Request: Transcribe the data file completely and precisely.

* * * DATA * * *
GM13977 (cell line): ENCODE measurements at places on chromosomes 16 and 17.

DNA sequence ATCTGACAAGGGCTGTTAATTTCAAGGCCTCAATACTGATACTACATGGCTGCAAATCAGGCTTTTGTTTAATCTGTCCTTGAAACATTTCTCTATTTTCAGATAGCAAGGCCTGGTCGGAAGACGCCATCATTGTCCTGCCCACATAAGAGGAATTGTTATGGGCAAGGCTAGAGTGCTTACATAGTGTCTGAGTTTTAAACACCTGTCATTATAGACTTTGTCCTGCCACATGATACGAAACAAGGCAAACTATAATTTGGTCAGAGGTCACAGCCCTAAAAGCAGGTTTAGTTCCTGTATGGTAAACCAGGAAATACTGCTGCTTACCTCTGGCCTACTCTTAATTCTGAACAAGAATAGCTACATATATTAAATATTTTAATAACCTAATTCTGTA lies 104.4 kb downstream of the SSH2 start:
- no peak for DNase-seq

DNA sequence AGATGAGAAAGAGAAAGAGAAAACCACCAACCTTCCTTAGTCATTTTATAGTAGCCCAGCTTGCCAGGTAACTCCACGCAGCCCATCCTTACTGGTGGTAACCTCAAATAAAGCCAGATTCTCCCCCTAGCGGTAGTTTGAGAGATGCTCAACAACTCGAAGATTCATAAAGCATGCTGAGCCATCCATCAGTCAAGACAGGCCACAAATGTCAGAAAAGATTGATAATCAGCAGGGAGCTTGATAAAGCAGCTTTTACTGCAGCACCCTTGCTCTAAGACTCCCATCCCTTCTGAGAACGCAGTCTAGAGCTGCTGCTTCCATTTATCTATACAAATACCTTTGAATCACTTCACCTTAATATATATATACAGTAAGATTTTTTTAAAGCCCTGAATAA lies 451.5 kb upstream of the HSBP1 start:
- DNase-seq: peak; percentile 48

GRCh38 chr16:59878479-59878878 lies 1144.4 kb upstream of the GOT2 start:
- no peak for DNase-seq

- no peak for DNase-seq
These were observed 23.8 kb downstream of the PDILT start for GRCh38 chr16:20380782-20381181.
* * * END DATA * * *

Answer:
GM13977 (cell line): ENCODE measurements at places on chromosomes 16 and 17.

DNA sequence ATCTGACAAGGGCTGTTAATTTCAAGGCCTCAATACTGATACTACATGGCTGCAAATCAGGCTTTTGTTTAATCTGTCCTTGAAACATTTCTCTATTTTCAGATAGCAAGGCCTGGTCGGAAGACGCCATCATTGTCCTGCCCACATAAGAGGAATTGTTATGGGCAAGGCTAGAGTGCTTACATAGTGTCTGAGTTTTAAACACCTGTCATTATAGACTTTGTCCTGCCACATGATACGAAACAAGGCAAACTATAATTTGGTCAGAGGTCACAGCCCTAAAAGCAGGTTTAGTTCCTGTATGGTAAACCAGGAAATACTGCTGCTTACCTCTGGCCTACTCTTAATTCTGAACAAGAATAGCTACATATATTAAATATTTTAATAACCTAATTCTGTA lies 104.4 kb downstream of the SSH2 start:
- no peak for DNase-seq

DNA sequence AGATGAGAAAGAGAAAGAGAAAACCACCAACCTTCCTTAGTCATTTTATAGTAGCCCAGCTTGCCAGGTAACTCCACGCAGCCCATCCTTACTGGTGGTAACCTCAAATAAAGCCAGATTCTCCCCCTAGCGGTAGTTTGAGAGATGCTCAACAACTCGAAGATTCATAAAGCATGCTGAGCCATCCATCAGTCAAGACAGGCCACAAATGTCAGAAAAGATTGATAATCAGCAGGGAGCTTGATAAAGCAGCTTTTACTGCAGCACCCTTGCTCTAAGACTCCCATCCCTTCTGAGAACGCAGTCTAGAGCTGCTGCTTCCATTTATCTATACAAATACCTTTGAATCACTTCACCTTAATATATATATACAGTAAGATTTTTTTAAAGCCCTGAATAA lies 451.5 kb upstream of the HSBP1 start:
- DNase-seq: peak; percentile 48

GRCh38 chr16:59878479-59878878 lies 1144.4 kb upstream of the GOT2 start:
- no peak for DNase-seq

- no peak for DNase-seq
These were observed 23.8 kb downstream of the PDILT start for GRCh38 chr16:20380782-20381181.